There's a huge trend in startup growth teams to be super data driven. Which is good but often way too over-engineered in my opinion.
You can't measure everything in business.
It's simply not possible.
I really like Tim Soulo's view on the ROI of content marketing, for example.
Essentially, what Tim says is that it's impossible to measure the overall ROI of content.
To him, measuring the few things you can actually track will only be the tip of the iceberg. And for Ahrefs, even if these numbers wouldn't be good, they will not stop creating content because they know that it's working for them. (We're talking about a startup that didn't raise any funding and that is over $80m in ARR)
I think that measuring everything and trying to see the ROI on every single action you do is definitely reassuring, but most people don't really see the hidden costs.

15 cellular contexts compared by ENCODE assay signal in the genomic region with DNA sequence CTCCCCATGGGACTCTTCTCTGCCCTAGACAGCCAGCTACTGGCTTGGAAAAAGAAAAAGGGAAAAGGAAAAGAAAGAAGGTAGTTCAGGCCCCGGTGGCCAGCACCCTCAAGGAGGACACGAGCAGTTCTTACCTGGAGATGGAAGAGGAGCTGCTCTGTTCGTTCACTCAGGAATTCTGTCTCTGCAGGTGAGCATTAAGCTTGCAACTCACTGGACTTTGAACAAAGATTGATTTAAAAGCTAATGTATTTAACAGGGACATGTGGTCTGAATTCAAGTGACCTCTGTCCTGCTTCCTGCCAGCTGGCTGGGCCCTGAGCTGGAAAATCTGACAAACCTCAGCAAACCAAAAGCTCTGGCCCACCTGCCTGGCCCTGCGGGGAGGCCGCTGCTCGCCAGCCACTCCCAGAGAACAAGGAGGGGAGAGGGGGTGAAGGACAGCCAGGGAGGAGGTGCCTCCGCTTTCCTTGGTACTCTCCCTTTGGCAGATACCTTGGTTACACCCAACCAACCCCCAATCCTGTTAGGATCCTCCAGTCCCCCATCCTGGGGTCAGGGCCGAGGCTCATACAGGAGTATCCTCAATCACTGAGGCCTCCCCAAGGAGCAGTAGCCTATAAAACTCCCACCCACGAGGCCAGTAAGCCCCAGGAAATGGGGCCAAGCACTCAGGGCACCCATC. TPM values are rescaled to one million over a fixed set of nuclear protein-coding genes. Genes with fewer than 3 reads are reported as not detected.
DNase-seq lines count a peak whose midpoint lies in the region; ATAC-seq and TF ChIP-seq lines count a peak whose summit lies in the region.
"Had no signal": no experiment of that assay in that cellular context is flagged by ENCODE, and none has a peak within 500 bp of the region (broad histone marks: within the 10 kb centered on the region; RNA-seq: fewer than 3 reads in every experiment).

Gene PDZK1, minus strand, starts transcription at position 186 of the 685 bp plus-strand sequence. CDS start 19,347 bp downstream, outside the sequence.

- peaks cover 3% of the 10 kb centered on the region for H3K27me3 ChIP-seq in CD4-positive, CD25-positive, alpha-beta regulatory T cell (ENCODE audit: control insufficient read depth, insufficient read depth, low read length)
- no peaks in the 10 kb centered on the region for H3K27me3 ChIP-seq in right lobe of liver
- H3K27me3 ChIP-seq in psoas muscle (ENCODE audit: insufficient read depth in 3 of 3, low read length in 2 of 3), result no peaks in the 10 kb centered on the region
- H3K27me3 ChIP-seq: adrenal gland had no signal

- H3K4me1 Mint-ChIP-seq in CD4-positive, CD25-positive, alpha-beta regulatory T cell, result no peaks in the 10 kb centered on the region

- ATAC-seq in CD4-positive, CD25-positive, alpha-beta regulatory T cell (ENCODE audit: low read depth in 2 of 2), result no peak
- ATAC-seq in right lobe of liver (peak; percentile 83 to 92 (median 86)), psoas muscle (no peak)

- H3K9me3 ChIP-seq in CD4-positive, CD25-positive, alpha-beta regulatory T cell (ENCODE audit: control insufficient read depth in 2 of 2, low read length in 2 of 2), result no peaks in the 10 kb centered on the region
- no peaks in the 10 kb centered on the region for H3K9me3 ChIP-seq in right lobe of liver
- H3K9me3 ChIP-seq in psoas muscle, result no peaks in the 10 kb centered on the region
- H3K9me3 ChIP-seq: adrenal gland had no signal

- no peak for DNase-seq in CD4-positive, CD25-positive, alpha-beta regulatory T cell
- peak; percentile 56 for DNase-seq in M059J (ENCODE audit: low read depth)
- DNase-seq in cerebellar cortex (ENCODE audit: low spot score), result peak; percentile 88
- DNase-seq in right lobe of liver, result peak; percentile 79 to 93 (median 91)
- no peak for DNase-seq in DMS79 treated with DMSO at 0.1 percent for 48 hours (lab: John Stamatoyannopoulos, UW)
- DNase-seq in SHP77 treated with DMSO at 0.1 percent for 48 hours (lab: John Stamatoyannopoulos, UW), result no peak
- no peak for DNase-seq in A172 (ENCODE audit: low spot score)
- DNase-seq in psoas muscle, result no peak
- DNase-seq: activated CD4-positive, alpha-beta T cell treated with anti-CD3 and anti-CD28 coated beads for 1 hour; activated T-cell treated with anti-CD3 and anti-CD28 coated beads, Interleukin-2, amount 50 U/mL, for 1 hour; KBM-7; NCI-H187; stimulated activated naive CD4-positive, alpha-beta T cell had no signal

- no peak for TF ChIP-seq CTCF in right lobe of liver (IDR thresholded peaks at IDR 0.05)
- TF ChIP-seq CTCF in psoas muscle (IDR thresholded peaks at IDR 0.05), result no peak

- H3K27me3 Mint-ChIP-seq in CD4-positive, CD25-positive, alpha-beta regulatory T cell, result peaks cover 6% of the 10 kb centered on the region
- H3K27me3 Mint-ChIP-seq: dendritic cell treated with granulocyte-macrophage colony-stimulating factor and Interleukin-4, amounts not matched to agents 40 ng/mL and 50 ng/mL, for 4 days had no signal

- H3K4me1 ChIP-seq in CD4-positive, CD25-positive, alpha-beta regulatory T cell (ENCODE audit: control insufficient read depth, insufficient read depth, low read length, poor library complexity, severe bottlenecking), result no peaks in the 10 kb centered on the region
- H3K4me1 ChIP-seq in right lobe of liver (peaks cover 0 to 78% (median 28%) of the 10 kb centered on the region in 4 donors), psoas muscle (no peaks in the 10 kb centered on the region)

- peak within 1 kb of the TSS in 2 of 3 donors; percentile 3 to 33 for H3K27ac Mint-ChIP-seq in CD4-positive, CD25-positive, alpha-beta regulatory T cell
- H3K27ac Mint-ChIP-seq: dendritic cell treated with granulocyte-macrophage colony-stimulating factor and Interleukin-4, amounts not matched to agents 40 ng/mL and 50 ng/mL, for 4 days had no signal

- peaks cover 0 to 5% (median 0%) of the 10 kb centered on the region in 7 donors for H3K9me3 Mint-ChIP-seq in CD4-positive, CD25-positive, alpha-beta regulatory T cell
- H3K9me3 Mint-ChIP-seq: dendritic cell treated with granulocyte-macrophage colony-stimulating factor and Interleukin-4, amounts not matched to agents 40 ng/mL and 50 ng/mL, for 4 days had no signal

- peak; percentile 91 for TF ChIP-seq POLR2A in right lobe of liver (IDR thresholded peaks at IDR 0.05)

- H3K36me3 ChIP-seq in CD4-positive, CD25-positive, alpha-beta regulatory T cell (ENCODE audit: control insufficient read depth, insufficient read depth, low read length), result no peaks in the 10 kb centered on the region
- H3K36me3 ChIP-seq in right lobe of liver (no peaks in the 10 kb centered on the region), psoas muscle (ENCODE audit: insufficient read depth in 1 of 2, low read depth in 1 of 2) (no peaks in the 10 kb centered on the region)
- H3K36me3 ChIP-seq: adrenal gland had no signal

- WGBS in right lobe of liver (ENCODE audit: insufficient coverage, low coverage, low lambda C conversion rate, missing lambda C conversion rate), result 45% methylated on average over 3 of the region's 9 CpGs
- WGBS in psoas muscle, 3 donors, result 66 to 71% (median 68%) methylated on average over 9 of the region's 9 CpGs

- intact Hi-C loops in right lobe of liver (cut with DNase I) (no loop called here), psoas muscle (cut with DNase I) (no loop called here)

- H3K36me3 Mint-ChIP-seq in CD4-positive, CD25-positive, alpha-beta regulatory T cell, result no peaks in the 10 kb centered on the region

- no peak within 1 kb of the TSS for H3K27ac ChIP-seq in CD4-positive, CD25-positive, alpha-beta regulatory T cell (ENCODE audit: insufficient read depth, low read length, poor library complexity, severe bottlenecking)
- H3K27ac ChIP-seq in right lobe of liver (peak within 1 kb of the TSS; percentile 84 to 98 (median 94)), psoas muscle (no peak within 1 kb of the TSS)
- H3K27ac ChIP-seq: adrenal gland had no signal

I've seen a lot of startups that are lacking common sense because they think they are measuring everything (which is not possible to be honest).
For example, a lot of our content is about giving actionable tips to the community so our users can be more successful. We know deep down that it's working for us.
But how would you measure it precisely? It's not possible. Some things you do impact the word of mouth, the activation rate, the retention etc... But attributing one action to one metric is, in most cases, simply impossible.
I prefer focusing 100% on bringing more value to our community and users so they are as successful as possible, rather than spend 100s of thousands of dollars trying to measure everything.
If your only focus is to make your users/customers successful, there's a 0% chance that you won't succeed over time.